3. Focus on QUALITY carbs - You don’t need to eliminate carbohydrates in order to stabilize your blood sugar. You just have to be eating the right carbs, with the right macronutrients (protein and fat). Focus on carbohydrates that offer high nutrient and fiber value. This means real food carbohydrates such as potatoes, squashes, plantains, fruits, beets and other vegetables. These sources of carbohydrates offer nutrients that facilitate their digestion like magnesium, B vitamins and vitamin C and fiber to help slow down the high rise of blood sugar after consumption. Processed grains and flours and refined sugar, which make up the primary source of carbohydrates in most people’s diets, are void of nutrients and offer little to no fiber, creating a disaster when it comes to blood sugar levels.
4. Limit sugary drinks - One of the worst things you can do for your blood sugar is to drink a sugary beverage on an empty stomach. Things like soda, juice, coffee sweetened drinks, sweet teas, and energy drinks are a blood sugar nightmare. An almost guaranteed blood sugar spike then crash is to come soon after. Ever drink a soda about mid morning, feel that jolt of energy, then a dramatic crash soon after? That’s all thanks to your bodies furious attempts to balance your blood sugar. Instead of drinking a sugary beverage on an empty stomach, get in some fat and protein first! Or better yet, eliminate the sugary beverages and opt for water, unsweetened tea instead.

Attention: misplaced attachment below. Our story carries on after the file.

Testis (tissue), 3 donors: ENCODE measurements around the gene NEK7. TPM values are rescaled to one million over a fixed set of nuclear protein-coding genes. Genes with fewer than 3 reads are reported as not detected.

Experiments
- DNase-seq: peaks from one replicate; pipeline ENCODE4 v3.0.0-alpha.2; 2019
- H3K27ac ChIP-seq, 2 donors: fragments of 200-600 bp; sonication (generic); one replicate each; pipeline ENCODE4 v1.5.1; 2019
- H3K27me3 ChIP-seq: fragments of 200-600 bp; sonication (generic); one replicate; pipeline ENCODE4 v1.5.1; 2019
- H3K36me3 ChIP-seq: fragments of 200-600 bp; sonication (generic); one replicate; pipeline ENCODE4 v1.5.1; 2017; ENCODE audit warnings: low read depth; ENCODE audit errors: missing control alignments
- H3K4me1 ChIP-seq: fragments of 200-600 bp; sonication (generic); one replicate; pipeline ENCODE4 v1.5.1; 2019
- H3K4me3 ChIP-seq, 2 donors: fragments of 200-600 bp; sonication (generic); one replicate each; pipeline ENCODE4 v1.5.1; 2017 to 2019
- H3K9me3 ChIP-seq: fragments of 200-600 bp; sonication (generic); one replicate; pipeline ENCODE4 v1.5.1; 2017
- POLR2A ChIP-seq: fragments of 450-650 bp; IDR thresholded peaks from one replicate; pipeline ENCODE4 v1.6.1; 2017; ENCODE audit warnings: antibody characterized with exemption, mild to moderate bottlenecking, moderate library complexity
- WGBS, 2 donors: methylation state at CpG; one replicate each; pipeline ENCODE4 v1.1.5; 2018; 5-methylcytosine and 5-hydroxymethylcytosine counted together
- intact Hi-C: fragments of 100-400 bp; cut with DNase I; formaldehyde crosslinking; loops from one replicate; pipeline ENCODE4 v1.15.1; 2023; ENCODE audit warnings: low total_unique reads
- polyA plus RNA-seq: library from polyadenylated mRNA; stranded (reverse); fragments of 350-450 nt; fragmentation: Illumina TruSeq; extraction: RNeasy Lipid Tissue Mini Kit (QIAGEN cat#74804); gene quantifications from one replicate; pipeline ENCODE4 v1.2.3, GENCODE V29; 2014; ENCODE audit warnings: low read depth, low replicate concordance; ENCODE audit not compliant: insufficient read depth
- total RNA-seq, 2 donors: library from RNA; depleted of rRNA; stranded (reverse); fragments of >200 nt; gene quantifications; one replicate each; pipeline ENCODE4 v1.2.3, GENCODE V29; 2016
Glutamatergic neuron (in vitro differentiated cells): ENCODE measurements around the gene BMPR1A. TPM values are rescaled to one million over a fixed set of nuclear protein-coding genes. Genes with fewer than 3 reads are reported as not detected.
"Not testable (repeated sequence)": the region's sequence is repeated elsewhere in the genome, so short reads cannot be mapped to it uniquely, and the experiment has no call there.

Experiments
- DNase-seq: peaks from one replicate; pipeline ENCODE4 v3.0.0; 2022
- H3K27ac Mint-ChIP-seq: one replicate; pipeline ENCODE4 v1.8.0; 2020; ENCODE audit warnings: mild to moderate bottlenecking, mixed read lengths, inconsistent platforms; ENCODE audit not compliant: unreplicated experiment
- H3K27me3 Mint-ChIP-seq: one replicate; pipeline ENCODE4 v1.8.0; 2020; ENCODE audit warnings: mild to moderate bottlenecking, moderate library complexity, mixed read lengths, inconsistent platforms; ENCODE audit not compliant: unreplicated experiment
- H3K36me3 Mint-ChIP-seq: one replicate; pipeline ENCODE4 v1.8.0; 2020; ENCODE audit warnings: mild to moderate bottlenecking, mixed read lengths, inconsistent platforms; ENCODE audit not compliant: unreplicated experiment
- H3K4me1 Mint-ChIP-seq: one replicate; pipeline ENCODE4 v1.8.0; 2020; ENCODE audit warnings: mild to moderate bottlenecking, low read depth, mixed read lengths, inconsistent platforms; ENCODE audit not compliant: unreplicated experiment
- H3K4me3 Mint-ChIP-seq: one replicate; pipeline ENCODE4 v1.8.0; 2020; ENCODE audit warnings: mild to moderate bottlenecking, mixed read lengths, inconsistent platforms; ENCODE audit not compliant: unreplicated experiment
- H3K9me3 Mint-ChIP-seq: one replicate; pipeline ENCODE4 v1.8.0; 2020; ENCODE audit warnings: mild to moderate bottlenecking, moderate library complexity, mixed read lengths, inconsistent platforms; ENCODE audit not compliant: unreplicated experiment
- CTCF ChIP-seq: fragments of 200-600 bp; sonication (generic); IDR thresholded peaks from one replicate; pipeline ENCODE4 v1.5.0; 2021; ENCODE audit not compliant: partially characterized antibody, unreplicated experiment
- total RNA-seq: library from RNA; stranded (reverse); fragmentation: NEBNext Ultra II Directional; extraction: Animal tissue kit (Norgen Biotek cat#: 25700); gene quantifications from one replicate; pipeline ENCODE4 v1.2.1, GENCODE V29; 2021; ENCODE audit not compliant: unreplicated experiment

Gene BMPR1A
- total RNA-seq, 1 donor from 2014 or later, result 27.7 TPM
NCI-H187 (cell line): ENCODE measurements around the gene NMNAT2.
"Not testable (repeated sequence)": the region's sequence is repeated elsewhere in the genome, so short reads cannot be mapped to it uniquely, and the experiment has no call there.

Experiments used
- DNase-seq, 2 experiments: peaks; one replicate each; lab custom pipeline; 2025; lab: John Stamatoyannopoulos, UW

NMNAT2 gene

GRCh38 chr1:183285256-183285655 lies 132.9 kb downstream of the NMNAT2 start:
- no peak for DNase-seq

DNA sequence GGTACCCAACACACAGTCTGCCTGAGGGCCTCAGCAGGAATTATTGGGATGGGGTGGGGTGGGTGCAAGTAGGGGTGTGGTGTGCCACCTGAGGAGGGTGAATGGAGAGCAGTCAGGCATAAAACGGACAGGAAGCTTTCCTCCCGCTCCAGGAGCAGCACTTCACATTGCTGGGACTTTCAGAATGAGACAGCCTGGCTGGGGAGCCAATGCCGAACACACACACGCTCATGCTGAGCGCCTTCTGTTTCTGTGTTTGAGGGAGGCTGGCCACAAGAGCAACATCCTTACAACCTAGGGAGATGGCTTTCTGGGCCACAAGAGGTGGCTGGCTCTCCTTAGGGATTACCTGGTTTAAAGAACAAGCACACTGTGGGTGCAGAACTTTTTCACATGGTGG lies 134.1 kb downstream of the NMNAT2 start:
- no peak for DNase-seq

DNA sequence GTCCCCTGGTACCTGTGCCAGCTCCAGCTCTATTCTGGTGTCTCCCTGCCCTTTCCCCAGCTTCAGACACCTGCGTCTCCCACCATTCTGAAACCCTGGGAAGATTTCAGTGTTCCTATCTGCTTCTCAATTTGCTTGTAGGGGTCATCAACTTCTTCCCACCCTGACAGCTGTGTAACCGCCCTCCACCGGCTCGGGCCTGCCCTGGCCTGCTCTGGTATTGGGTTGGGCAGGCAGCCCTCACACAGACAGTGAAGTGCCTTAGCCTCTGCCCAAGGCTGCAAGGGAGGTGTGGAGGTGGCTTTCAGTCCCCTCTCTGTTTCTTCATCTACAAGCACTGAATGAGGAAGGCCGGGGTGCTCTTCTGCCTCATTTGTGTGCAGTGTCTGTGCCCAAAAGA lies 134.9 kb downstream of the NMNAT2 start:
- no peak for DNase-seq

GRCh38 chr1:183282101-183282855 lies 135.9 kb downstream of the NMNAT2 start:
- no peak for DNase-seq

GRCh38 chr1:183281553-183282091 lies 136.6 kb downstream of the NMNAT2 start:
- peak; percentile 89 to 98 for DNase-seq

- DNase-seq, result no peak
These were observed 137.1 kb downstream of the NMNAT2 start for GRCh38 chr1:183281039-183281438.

5. Get plenty of sleep - The body thrives on sleep and, just like stress, almost all bodily systems are affected by lack of sleep. Lack of sleep is a stressor on the body in itself. Studies have shown that people consume more food and have misinterpreted hunger cues when they are tired. Lack of sleep may also reduce your body's sensitivity to insulin. Remember, insulin is the driving force behind blood sugar levels and we want our bodies to have a high sensitivity to this hormone. Insulin resistance is what we do not want, and means our bodies are unable to respond to insulin’s message to regulate blood sugar. Not sleeping the recommended 7-8 hours a night, especially for a long period of time, can really affect your blood sugar levels in a negative way that maybe you hadn’t thought about before.
As with many hindrances in the body, there are practical approaches that involved both diet and lifestyle factors to manage. Blood sugar regulation is definitely one of them, and something I encourage you to pay attention to, given its immense impact on your overall health.
Do you have any other tips to keep your blood sugar balanced? Any questions or comments? Let me know!
If you have further individual questions or concerns about blood sugar regulation, contact me, I specialize in helping people achieve blood sugar balance through my one-on-one nutrition coaching services. Thanks for reading!